"But it is." She responded. She embraced me as if she was saying goodbye. I got in the car to leave the church building after sitting through sacrament. I was extremely tired and didn't feel like going to Sunday School and Elders Quorum—sit alone—and not saying anything. I backed out of the parking spot and watched her walk away to go teach her Primary class. I felt sad that she was so affected by my not wanting to stay for all three hours.
I do not want to set my parents up for an expectation that my attending church translated into a embrace and path of repentance. My going to church is simply, because I want to go. Nothing more. I don't want to regain my full fellowship. By leaving this Sunday I am helping my folks understand what I want my church experience to be.
Two of the four previous Sundays I have also worn a non-white shirt. In my family this is paramount to sin. Wearing a white shirt is what we were raised to do, it was a sign of respect and reverence, but not a commandment. But, by my wearing a colored shirt sometimes, I am showing that I will be doing things my way. I should state that all of this isn't an act of rebellion. Instead it is a natural action that I see double meaning in. In other words, I don't put a colored shirt on for the purpose to upset my parents or be rebellious. I put my shirt on, and later think, oh, I guess this is a good way to show X.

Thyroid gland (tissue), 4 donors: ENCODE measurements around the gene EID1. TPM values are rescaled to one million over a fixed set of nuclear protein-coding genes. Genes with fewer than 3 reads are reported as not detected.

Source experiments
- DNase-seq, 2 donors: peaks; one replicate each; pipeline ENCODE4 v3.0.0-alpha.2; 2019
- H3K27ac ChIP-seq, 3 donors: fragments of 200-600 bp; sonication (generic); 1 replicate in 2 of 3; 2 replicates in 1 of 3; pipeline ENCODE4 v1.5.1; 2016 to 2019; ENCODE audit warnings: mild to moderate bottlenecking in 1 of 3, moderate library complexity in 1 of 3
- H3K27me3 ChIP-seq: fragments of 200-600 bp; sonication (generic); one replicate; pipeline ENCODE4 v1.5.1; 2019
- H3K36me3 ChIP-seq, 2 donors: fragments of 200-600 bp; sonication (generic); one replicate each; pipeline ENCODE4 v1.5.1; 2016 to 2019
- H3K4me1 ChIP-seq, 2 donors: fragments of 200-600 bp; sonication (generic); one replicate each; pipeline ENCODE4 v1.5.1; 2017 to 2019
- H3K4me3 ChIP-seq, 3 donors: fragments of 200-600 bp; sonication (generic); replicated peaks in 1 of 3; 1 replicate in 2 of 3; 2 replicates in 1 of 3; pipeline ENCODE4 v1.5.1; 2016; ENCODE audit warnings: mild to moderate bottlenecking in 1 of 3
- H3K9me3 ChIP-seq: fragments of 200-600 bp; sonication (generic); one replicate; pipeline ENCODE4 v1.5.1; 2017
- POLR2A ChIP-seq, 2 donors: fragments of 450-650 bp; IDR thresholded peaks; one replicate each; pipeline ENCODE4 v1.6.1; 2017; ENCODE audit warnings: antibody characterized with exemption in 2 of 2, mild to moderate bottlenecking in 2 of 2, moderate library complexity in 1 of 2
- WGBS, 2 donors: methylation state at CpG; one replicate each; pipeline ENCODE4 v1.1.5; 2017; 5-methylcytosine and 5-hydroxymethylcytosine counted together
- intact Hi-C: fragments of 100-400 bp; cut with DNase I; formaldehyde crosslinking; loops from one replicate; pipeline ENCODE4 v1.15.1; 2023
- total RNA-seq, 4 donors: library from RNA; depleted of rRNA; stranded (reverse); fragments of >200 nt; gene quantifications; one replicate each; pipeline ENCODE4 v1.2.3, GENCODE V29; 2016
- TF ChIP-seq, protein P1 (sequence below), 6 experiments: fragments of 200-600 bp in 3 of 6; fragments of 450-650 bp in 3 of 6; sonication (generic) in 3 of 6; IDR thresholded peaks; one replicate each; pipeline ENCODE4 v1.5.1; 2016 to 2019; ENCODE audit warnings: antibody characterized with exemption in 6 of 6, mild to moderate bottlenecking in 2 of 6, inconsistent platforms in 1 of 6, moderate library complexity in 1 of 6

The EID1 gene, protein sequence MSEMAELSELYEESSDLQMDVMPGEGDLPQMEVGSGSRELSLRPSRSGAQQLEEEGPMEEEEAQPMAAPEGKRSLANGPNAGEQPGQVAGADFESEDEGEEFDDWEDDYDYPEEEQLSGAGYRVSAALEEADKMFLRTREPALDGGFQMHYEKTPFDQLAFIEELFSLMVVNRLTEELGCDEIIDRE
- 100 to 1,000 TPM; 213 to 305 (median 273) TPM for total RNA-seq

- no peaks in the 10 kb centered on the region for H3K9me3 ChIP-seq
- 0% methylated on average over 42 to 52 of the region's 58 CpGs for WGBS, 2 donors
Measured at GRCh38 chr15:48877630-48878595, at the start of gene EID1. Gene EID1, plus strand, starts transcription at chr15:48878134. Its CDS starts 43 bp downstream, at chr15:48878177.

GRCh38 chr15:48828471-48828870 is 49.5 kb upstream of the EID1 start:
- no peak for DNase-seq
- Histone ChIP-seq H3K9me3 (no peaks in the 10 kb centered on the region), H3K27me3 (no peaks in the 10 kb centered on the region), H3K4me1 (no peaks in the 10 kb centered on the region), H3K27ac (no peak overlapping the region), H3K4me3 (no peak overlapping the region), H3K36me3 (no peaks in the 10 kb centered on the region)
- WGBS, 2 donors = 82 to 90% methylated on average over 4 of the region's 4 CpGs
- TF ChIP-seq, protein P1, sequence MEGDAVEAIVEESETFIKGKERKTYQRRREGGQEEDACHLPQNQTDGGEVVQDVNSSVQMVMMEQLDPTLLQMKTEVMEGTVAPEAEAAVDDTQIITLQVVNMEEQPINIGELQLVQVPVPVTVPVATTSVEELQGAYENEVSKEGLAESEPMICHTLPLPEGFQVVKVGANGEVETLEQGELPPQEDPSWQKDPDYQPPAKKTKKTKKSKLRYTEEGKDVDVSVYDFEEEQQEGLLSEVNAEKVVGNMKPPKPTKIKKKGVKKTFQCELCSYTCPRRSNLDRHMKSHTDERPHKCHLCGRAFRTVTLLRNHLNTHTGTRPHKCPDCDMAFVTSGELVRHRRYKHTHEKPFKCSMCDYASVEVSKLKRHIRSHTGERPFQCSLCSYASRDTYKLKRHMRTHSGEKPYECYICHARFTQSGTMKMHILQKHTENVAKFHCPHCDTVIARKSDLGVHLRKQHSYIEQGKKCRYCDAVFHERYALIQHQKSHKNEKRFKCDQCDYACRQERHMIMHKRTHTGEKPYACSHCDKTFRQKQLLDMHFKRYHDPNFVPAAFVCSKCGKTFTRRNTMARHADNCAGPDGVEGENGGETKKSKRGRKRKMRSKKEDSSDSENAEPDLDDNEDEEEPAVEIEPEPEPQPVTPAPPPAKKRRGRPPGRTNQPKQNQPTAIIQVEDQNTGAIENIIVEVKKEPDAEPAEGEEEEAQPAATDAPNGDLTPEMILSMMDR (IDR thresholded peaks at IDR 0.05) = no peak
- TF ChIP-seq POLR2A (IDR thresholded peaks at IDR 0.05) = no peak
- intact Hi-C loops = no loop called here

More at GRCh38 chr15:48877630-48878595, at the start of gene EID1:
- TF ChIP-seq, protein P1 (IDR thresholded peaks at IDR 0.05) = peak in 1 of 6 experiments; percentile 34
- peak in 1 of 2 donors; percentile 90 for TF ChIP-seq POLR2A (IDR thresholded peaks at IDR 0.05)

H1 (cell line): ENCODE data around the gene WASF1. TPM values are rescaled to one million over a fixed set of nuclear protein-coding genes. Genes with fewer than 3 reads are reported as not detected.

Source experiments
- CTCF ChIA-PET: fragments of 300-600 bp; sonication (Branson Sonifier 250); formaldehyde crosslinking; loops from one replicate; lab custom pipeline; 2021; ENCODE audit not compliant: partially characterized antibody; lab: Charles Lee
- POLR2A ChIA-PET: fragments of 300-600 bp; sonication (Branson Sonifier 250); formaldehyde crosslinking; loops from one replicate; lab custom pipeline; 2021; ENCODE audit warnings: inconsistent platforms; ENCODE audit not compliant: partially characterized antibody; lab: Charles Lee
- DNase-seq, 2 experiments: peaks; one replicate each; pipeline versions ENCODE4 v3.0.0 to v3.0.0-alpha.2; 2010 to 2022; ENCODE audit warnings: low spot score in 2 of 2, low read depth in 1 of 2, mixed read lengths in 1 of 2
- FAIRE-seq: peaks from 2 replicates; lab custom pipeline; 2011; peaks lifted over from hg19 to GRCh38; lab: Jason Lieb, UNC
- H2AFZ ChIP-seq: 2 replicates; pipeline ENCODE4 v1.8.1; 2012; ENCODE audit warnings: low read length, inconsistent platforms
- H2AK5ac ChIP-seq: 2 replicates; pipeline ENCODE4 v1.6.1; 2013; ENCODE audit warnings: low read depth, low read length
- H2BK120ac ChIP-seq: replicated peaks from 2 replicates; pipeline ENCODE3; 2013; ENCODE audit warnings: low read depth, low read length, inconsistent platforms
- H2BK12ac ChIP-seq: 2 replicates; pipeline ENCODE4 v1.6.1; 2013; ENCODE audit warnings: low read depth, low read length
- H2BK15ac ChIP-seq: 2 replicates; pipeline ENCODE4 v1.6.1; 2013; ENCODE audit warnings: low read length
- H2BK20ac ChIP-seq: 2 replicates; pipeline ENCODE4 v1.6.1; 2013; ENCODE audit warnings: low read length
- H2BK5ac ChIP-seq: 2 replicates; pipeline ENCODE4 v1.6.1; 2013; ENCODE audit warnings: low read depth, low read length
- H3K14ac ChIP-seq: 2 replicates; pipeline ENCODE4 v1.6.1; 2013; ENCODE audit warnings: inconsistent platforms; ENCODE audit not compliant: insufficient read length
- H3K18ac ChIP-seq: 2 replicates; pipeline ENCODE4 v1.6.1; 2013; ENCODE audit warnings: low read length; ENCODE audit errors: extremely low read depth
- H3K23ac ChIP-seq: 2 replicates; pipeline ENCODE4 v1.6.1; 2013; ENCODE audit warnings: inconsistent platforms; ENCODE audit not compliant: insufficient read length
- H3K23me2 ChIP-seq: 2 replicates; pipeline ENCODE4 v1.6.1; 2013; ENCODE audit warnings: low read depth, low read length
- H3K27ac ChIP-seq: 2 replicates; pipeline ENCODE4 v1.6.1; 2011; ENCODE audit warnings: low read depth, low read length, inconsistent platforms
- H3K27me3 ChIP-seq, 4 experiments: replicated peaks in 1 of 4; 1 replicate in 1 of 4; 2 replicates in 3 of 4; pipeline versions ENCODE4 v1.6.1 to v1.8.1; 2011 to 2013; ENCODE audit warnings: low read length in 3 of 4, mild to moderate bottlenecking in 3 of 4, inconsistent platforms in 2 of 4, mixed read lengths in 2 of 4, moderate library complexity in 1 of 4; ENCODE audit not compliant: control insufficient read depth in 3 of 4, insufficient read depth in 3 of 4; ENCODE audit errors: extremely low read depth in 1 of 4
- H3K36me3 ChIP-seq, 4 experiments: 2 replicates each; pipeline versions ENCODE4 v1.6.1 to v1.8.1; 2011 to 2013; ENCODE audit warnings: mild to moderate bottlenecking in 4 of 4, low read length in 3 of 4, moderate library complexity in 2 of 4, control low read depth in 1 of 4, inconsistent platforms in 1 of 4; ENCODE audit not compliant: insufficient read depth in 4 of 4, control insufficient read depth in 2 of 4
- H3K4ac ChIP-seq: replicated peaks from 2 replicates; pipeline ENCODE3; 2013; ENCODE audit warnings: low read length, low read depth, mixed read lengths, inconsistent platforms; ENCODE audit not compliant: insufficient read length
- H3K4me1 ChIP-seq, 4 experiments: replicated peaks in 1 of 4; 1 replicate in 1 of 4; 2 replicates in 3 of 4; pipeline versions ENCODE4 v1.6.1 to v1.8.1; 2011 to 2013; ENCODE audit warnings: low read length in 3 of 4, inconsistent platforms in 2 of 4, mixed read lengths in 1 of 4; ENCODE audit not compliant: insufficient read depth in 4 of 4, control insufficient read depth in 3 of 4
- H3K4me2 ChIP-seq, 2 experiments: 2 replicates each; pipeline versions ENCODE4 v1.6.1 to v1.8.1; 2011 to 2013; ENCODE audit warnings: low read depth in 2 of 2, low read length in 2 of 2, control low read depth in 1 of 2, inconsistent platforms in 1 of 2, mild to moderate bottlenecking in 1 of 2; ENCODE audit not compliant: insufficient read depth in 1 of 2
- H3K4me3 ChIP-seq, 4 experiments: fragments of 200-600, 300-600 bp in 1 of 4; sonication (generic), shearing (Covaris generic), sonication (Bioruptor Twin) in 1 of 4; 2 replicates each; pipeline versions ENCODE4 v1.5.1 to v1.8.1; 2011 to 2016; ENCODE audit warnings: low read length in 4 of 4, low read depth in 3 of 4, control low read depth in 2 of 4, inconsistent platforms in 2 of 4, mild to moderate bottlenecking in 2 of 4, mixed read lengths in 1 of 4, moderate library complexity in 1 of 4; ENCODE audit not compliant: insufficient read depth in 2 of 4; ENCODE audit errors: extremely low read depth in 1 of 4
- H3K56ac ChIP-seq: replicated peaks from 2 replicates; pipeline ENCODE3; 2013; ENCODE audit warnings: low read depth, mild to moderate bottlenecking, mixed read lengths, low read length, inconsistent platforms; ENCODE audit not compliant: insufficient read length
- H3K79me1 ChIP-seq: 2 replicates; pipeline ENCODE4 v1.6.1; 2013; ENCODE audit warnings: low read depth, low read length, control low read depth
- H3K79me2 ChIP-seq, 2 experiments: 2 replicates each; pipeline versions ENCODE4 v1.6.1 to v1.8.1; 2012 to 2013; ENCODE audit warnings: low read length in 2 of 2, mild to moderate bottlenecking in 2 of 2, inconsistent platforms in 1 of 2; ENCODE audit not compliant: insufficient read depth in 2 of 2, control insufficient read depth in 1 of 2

I will continue to go to church because I do enjoy it. I will continue to be setting my own path and my own expectations, gently easing my parents into my decisions. I know it will hurt my mother, and I don't intend to or enjoy seeing her hurt, but I know she is happy for any amount of church I will attend, be it one hour, more than not going. She is more happy to have me in sacrament in a colored shirt than not there at all.
I love you Mom, but this is your grown son making his own choices. Agency—you taught me about it and now I am exercising it.